Posts Tagged "Milton Bradley"

Two sets of adorable paper dolls by the renowned artist, Betty Campbell.  Campbell was known for her illustrations of angelic-looking children with rosy faces and she designed many paper doll sets in the first half of the 20th century.

The sets are an interesting illustration of how different copyrights laws were 80 or so years ago.  The boxed set is by Milton Bradley and the book set is by McLoughlin.  I believe that the Milton Bradley set is from the 1940s while the McLoughlin set dates from a decade earlier.  I find it fascinating that the same illustrations were used for both sets.  If anyone has any further information about this, please contact me!

The boxed set is currently for sale on EBay!  Please click on my auctions link at the top of the page!


This wonderful boxed set of three puzzles once belonged to the son of an Oakland, CA Fireman. What fun this Victorian youngster must have had putting the puzzles together while imagining his father’s firefighting adventures!

The puzzle was made in 1912 by the Milton Bradley company. This prolific company was founded in 1860 in Springfield, MA and is the oldest game manufacturer in the United States. Ehow describes the company’s history in the paragraphs below:


Milton Bradley is named after the company’s founder, who started it in1860 in the city of Springfield, Massachusetts. His first game was called The Checkered Game of Life, which later became The Game of Life–one of the company’s staples.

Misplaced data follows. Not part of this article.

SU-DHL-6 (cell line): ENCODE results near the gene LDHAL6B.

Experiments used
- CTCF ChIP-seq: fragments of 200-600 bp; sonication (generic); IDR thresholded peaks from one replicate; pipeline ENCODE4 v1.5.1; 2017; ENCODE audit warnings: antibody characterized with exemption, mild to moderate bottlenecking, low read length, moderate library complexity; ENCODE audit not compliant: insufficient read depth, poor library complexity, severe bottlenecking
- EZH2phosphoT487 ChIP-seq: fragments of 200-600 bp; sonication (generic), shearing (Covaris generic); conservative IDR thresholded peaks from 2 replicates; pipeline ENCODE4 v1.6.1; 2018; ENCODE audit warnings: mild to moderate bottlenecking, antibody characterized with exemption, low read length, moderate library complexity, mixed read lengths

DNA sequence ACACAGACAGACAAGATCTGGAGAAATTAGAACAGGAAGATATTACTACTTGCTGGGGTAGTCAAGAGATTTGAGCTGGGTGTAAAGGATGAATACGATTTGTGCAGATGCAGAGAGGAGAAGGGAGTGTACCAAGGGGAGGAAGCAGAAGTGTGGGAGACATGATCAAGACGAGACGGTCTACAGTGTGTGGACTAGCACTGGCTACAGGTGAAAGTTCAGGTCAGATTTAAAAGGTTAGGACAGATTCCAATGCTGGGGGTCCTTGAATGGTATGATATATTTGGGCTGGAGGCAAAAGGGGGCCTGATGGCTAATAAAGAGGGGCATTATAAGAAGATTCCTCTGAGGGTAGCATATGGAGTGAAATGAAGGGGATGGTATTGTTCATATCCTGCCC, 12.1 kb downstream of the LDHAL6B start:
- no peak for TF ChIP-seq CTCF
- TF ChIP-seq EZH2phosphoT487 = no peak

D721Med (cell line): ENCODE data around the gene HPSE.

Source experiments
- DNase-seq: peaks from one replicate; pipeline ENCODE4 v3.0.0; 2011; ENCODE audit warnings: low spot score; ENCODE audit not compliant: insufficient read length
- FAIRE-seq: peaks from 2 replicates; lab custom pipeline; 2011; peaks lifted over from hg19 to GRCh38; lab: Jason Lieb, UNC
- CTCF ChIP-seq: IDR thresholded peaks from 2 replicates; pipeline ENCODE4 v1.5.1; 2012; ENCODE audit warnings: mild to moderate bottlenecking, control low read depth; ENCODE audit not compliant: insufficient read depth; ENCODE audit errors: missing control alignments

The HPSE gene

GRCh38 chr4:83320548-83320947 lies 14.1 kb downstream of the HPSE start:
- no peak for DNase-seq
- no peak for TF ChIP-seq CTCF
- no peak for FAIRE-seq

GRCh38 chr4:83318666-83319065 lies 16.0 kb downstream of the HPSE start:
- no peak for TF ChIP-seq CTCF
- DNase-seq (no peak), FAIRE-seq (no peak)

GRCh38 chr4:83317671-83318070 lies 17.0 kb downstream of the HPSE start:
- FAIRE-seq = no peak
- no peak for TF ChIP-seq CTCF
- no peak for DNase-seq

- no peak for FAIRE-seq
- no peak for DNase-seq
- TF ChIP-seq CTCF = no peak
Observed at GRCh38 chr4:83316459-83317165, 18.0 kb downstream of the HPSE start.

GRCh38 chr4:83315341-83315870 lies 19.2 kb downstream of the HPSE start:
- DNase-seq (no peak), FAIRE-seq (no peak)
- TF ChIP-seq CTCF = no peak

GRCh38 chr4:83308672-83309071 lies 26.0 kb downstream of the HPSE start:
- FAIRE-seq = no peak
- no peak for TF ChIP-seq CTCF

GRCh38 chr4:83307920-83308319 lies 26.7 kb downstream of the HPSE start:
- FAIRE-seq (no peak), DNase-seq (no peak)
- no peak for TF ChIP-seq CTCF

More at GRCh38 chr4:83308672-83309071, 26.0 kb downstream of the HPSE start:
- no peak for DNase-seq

The Kindergarten Movement

Bradley was deeply influenced by the kindergarten movement in the late 19th century, which stated that children’s inherent creativity helps them to learn. He dedicated his company towards furthering that movement, and made many contributions to local kindergarten schools.

James J. Shea

After Bradley’s death, the company’s fortunes declined until it teetered on the verge of bankruptcy. James J. Shea was brought in as president in 1941 and turned things around by selling a kit of Milton Bradley games for soldiers fighting in the war.


Hasbro purchased the company in 1984. It maintained the brand name and has continued to produce games under the Milton Bradley line ever since.

Successful Games

The company has produced numerous classic games in its history, including Battleship in 1931, Candyland in 1949, Yahtzee in 1956, Mouse Trap in 1963, Operation in 1965, Twister in 1966, Connect Four in 1974, Simon in 1977 and Axis and Allies in 1984.

It is known that the company produced a number of other puzzle sets in the 1910s – including a best-selling line featuring wrecked vehicles which was very popular with young boys.